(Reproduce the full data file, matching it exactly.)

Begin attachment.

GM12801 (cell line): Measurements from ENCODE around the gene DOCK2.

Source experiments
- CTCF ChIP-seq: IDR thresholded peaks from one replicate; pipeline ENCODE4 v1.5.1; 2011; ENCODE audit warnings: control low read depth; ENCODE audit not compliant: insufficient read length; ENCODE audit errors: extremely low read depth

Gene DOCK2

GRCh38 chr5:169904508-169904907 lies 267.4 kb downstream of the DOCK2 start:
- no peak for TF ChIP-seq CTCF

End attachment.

GM12801 (cell line): Measurements from ENCODE around the gene DOCK2.

Source experiments
- CTCF ChIP-seq: IDR thresholded peaks from one replicate; pipeline ENCODE4 v1.5.1; 2011; ENCODE audit warnings: control low read depth; ENCODE audit not compliant: insufficient read length; ENCODE audit errors: extremely low read depth

Gene DOCK2

GRCh38 chr5:169904508-169904907 lies 267.4 kb downstream of the DOCK2 start:
- no peak for TF ChIP-seq CTCF